The paper importantly acknowledges that repair only occurs in hydrated cells — after imbibition. This counters a 10-15 year body of work that assumed repair occurs in dry (i.e., preserved) cytoplasm, which had implications beyond the seed longevity context. The acknowledgement points to the discreet metabolism of dry biological systems. Once again, we see that a basic criterion for ‘aliveness’ (i.e., the ability to repair damaged molecules) is not demonstrated in dried seeds, even though they are alive — making seeds a fascinating experimental system to study grey area of alive but not apparently living. The study of recovery and repair after preservation is important to future work on embryo rescue, recalcitrant-seed “therapies” as well as improved viability assessments.

To accomplish NLGRP mission, we focus our work on the speed of damaging reactions within preserved cytoplasm, which is a bit removed from the Waterworth et al. review. We feel that understanding the speed at which damage accumulates can lead us to (a) better storage methods that limit damage (hence reduced need for metabolic repair) and (b) better models to predict when damage accumulates beyond repair (which we presume is a cause of mortality). We might find our work intersecting with Waterworth’s in terms of the contribution of DNA damage to cell mortality. One of the hardest aspects of our research is the inability to correlate damage or repair with mortality and viability. That is because we are studying change before seeds die (we call it the asymptomatic period of seed ageing) and we are studying it in a system that doesn’t show typical signs of life until you wet it up (I like to call it discreet discrete).

Ricing to the challenge of climate change

There’s a nice feature on the BBC on preparing rice cultivation for climate change. I’ve taken the liberty of dissecting out the bit about the IRRI genebank and the breeding work of Haiyan Xiong. Mainly because I found all the scrolling so annoying.

Farmers in China are acutely aware of the impact of water shortages. Population growth, increasing urbanisation and industrial water use are all making water shortages more common in China, says Haiyan Xiong, a postdoctoral researcher in plant sciences at the University of Cambridge. Water distribution is geographically uneven, with limited rainfall in northern China and seasonal droughts in southern China.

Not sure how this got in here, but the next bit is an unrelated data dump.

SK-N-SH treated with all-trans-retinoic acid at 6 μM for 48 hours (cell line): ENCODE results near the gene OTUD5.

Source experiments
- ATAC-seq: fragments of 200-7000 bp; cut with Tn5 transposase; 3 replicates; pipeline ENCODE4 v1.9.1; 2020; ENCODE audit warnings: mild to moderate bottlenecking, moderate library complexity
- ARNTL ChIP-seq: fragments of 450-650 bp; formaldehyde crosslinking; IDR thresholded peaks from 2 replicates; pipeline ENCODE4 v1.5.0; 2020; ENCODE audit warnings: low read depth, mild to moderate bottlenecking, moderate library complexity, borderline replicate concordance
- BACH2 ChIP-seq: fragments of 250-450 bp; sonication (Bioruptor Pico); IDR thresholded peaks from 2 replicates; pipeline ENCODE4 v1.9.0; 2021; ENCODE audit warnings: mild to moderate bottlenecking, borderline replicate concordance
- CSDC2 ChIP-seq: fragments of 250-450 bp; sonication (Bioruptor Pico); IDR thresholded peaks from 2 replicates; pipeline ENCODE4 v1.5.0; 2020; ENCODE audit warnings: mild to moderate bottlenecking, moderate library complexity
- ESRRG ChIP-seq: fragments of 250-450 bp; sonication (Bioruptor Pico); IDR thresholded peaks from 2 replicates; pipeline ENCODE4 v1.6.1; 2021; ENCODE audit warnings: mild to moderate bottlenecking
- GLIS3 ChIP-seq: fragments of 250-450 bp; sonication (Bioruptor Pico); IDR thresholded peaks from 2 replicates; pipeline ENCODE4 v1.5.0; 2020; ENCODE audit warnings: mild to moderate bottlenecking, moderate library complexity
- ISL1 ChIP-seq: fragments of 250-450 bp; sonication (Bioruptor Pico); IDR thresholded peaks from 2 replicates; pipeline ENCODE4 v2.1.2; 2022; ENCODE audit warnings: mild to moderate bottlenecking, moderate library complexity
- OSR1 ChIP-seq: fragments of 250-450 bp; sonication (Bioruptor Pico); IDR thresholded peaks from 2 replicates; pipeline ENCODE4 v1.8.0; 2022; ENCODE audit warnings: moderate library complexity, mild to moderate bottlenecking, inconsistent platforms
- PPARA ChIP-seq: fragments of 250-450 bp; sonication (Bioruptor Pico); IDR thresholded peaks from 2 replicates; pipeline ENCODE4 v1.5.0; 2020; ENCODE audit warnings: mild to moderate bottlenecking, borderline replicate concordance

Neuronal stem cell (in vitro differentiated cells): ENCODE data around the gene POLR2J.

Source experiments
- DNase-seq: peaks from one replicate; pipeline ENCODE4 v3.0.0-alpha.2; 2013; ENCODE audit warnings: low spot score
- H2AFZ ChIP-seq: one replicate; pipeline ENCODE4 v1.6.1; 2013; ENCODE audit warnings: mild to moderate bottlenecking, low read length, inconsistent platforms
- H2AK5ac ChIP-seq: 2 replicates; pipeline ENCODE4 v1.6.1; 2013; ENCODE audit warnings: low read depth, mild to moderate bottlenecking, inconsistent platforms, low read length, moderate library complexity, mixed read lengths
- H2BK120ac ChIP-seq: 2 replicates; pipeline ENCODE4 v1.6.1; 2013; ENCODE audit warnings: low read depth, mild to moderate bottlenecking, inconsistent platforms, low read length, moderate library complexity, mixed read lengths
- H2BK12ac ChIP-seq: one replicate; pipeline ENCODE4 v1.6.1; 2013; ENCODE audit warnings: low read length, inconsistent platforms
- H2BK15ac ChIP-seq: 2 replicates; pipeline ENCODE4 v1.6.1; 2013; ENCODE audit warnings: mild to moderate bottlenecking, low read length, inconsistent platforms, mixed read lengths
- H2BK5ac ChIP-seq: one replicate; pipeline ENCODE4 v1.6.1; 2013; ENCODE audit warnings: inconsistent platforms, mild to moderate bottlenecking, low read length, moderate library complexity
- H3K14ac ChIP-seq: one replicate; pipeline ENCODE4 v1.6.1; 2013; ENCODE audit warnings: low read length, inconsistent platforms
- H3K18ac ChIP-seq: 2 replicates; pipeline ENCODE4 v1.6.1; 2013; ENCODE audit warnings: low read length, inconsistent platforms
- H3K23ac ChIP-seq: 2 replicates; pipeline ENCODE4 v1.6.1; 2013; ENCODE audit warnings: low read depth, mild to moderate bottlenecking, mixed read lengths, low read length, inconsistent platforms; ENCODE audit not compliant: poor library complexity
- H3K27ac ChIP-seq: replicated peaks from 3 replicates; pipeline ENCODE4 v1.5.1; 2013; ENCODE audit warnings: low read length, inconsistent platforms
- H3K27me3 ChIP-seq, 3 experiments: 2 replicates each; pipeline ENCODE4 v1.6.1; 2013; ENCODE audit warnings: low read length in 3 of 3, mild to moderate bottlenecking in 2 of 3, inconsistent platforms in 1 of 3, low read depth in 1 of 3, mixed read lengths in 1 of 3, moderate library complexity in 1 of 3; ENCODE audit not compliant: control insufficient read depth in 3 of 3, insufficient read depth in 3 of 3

Much of China’s variable water supply is going to a single crop: rice. About 4,000 litres of water are needed to produce just one kilogram of rice, according to Xiong. Other estimates vary between about 2,500 and 5,000 litres. In China, irrigation for the crop accounts for about 70% of the total agricultural water use.

One response to this problem has been to look for types of rice that use less water. To this end, thousands of rice varieties are being preserved at the world’s largest rice gene bank, in the Philippines. These include enhanced varieties such as ‘scuba rice’, which can withstand flooding, and the drought-tolerant Sahod Ulan varieties being used by some Filipino farmers.

Xiong and her colleagues hope to combine genome editing with traditional breeding methods to create new drought-resistant varieties. But this is a challenge. “Due to the complexity of the genetic mechanism…not much progress has been made in improving rice drought resistance in China,” she says. “Very few genes can be used in actual production to improve the rice drought resistance.”

Yet the team have identified a single gene in upland rice, known as OsLG3, that’s linked to the length of rice grains as well as drought tolerance. Upland regions, which are dry and hilly, are a much harder environment to grow rice in than lowland paddy fields, and upland rice is usually of lower quality. So introducing the upland drought-tolerance gene into the more widely cultivated lowland rice could allow for the best of both worlds.

Another new type of rice bred for challenging conditions is known as Green Super Rice.

Chinese soil, especially in coastal provinces, naturally contains high amounts of salt, which can become even more concentrated in areas with low rainfall and high evaporation. When there’s too much salt in the soil, plants experience something known as osmotic stress. A large amount of water exits the plant’s cells, causing them to shrink suddenly. The process limits plant growth and productivity.

As with Xiong’s drought-tolerant upland-lowland rice, researchers have found genetic traits in rice varieties that can help Green Super Rice withstand high salt levels and osmotic stress. This often involves backcross breeding, in which genes associated with a desirable trait are bred into a second variety by hybridisation. So far, Green Super Rice appears to produce a high yield in addition to having a high salt tolerance. The hope is that this could open up coastal or other high-salt areas to rice growing.